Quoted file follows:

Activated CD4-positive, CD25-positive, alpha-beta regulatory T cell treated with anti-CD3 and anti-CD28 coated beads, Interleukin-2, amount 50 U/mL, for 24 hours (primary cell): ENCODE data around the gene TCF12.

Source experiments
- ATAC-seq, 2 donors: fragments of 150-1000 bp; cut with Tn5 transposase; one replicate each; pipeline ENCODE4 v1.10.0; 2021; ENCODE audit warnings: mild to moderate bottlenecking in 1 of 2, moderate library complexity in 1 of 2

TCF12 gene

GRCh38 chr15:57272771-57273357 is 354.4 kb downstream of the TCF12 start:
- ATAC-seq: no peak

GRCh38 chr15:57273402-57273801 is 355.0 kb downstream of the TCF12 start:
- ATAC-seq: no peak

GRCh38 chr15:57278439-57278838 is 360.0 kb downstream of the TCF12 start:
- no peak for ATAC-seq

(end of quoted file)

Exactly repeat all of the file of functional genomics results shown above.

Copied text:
Activated CD4-positive, CD25-positive, alpha-beta regulatory T cell treated with anti-CD3 and anti-CD28 coated beads, Interleukin-2, amount 50 U/mL, for 24 hours (primary cell): ENCODE data around the gene TCF12.

Source experiments
- ATAC-seq, 2 donors: fragments of 150-1000 bp; cut with Tn5 transposase; one replicate each; pipeline ENCODE4 v1.10.0; 2021; ENCODE audit warnings: mild to moderate bottlenecking in 1 of 2, moderate library complexity in 1 of 2

TCF12 gene

GRCh38 chr15:57272771-57273357 is 354.4 kb downstream of the TCF12 start:
- ATAC-seq: no peak

GRCh38 chr15:57273402-57273801 is 355.0 kb downstream of the TCF12 start:
- ATAC-seq: no peak

GRCh38 chr15:57278439-57278838 is 360.0 kb downstream of the TCF12 start:
- no peak for ATAC-seq